The U.S. Supreme Court is scheduled to hear legal arguments on December 1 in a highly anticipated case. Depending on how the Court rules, the situation regarding access to abortion could change drastically, even to the point of eliminating its legality. 

Among the most anticipated possibilities, especially by conservative and religious groups, the Court could reverse its landmark decision on Roe v. Wade, which legalized abortion since 1973. 

But there is also a strong possibility that the justices will take other, more complex paths to allow states the power to impose greater restrictions on abortion.

The Court is due to hear Dobbs v. Jackson Women’s Health, based on Mississippi’s ban on abortions after 15 weeks.

When the Court rules on the issue, it could strike down the 15-week ban because it is contrary to the old Roe legislation, which would mean that the situation would remain as it is today, but would set a new precedent that takes away the authority of individual states to establish their own regulations on the issue.

However, the more conservative composition of the Court, 6-3 since the addition of Justice Amy Coney Barrett, maintains the hope among conservatives and pro-life sectors that this time the Court could validate the Mississippi legislation, which would imply going against the Roe v. Wade ruling.

The hope of conservatives is also supported by the fact that the Court has agreed to hear this case so close and opposed to Roe could indicate its willingness to reshape precedent.

The same could be said of their decision not to immediately block the Texas heartbeat law, which effectively acts as a six-week ban. 

Beyond hopes, nothing is assured yet, nor is it clear how willing the members of the Court are to alter the current situation, since the court needs only four justices to agree to hear a case and five to issue a majority decision.

The ideal situation for pro-life sectors would be the total repeal of Roe, which would allow the matter to be returned to state legislatures, which, following the national Constitution, is the most appropriate democratic way to regulate access to abortion.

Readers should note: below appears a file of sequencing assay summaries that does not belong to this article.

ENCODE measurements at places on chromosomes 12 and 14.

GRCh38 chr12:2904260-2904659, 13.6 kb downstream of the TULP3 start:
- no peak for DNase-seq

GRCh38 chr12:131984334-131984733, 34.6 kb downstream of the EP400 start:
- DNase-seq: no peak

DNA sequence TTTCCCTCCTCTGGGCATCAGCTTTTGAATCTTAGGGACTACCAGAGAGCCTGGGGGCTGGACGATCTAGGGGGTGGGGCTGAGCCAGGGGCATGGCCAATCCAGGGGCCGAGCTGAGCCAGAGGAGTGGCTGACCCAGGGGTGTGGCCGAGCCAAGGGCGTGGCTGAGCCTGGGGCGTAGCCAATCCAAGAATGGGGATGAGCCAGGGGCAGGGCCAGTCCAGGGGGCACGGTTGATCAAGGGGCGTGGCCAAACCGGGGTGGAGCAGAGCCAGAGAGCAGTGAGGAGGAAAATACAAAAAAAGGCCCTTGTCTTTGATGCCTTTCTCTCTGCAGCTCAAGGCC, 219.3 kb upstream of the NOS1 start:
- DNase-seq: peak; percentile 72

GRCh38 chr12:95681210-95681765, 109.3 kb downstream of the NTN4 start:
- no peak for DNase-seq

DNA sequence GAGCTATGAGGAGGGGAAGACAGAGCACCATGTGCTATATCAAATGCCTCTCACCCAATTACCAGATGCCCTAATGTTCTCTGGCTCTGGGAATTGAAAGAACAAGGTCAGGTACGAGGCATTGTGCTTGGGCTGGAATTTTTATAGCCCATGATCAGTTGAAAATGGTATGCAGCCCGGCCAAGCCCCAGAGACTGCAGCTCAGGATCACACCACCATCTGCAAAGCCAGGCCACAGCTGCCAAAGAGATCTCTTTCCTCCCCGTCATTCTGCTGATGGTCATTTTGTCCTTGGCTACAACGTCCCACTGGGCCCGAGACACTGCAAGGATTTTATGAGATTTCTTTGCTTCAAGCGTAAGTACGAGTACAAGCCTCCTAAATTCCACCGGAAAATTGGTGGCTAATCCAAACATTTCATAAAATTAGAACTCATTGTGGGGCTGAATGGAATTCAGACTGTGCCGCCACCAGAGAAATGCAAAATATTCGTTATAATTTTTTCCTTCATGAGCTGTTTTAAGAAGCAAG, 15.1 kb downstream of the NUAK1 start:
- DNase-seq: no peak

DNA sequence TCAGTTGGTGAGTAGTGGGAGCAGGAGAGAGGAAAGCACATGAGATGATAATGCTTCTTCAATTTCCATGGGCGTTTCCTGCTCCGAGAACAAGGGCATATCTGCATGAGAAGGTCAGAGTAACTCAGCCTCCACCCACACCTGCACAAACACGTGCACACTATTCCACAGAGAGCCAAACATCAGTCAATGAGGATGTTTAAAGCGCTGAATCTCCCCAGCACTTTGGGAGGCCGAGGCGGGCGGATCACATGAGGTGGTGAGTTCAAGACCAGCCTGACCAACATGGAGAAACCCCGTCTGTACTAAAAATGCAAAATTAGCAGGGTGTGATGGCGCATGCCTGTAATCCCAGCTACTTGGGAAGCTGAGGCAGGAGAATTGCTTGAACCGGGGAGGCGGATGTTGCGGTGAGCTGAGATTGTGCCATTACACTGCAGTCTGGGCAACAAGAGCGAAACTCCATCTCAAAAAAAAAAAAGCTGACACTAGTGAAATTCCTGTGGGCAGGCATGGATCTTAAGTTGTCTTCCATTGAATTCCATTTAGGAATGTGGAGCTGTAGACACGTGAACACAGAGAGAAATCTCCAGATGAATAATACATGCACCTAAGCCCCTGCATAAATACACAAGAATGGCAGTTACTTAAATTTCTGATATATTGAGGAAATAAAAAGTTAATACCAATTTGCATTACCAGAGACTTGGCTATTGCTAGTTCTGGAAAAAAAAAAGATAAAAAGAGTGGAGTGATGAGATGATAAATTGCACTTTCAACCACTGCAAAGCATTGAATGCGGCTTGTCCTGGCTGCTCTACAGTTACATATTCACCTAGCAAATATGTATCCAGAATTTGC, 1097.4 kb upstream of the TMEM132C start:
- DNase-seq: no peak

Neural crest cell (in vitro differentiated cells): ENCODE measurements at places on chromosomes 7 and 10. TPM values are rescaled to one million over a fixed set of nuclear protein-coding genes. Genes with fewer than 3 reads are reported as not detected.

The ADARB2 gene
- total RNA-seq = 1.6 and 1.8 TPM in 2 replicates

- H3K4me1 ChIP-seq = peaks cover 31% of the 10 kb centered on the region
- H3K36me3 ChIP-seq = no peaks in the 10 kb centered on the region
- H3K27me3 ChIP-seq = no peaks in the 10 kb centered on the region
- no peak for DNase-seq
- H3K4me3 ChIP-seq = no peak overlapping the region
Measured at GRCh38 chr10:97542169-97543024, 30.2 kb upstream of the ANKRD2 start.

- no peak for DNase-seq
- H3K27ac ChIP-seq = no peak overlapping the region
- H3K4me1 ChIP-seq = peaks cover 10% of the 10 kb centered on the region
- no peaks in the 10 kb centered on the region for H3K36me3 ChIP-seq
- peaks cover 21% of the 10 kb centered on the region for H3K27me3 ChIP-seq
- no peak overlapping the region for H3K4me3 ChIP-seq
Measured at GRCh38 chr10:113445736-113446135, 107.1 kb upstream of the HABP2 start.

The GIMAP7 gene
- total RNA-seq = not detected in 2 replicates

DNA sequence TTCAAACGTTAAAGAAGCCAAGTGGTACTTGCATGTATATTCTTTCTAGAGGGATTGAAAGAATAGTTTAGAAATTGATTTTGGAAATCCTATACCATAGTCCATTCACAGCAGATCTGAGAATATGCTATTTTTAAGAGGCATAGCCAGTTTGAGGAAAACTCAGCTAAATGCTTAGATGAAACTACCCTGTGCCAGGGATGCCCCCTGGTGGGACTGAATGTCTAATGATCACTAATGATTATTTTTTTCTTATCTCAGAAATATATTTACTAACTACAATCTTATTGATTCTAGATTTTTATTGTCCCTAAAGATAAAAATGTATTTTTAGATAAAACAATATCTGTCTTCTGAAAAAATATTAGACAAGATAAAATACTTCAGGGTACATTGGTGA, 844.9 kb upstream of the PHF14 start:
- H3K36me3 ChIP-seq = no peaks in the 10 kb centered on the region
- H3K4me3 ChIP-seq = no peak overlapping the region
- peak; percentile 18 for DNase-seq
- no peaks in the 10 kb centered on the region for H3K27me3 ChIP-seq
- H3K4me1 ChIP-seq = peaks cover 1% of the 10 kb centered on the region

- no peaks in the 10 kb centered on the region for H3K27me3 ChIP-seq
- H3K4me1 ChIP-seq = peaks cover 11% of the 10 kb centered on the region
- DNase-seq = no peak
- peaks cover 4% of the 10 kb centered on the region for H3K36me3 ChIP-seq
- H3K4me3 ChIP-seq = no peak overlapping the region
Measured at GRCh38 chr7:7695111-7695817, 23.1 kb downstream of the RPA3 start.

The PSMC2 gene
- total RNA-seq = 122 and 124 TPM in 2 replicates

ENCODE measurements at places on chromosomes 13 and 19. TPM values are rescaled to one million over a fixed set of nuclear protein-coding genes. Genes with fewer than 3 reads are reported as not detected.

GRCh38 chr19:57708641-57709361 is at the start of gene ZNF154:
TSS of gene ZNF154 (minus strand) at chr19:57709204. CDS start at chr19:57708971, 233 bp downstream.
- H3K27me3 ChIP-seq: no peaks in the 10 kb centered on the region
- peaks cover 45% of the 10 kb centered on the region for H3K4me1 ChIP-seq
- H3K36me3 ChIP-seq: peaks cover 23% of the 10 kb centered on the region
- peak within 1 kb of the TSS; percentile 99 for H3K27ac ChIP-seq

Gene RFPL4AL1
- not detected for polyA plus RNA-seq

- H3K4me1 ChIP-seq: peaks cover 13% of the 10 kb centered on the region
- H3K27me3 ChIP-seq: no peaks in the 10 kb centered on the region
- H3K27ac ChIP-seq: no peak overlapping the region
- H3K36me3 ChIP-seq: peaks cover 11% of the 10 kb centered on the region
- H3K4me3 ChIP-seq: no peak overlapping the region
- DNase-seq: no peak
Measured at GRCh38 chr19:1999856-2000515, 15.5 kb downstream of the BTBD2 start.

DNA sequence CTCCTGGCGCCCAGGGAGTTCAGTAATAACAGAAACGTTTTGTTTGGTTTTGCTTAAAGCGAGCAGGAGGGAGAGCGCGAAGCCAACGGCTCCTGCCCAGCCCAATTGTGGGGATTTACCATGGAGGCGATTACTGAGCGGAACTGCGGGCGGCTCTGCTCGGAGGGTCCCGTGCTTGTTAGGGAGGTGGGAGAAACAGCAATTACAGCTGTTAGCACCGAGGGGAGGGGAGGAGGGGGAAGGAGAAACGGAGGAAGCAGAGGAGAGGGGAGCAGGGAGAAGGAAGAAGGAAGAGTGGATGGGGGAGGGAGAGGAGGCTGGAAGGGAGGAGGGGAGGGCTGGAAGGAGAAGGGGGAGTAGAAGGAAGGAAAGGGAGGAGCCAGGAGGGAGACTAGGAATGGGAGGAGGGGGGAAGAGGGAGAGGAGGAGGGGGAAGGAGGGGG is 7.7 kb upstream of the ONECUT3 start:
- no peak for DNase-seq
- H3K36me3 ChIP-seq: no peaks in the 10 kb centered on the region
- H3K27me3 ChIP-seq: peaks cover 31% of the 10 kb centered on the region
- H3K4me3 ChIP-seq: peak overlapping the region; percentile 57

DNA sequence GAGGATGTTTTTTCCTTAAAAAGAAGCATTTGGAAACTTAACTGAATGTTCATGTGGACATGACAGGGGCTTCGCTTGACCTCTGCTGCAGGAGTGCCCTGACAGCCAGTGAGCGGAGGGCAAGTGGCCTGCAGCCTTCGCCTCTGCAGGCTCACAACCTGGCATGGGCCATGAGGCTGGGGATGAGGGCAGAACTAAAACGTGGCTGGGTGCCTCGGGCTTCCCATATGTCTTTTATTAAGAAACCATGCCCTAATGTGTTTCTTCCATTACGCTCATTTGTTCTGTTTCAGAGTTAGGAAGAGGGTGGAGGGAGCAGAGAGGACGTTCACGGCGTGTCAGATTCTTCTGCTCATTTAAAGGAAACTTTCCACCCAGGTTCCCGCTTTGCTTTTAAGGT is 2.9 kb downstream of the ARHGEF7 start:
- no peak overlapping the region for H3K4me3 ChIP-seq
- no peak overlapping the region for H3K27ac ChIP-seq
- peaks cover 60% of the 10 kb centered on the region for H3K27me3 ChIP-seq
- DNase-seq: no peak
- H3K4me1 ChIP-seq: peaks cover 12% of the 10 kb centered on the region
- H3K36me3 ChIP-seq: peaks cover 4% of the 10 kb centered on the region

The situation is complex because it involves a public health issue and an ideological fact that has marked a real rift in society for several years. Changing the current situation will undoubtedly generate a major political conflict with international impact.

While the nominations of conservatives Barrett and Kavanaugh, in particular, have drawn the ire of Democrats and other progressives, some have expressed skepticism that the new justices will oppose the landmark Roe ruling, given the tense political atmosphere and divisive nature of the issue. 

Now, the elimination of Roe is no guarantee that the decades-long legal battle over the issue will come to an end. But what is undeniable is that it would save the lives of thousands of babies every year, which is admitted even by those who defend and promote the legalization of abortion. 

A group of 154 prominent economists and researchers estimated that the number of abortions would be reduced by about 120,000 in the first year and potentially even more in subsequent years if the supreme court overturned Roe and allowed states to ban abortions again.

If Roe goes away, it is unlikely that abortions would automatically become illegal nationwide. But the power to protect unborn babies from abortion or keep abortions legal would return to the states. Estimates vary on how many states would ban abortions if allowed to do so. One recent estimate put the number to at least 21.

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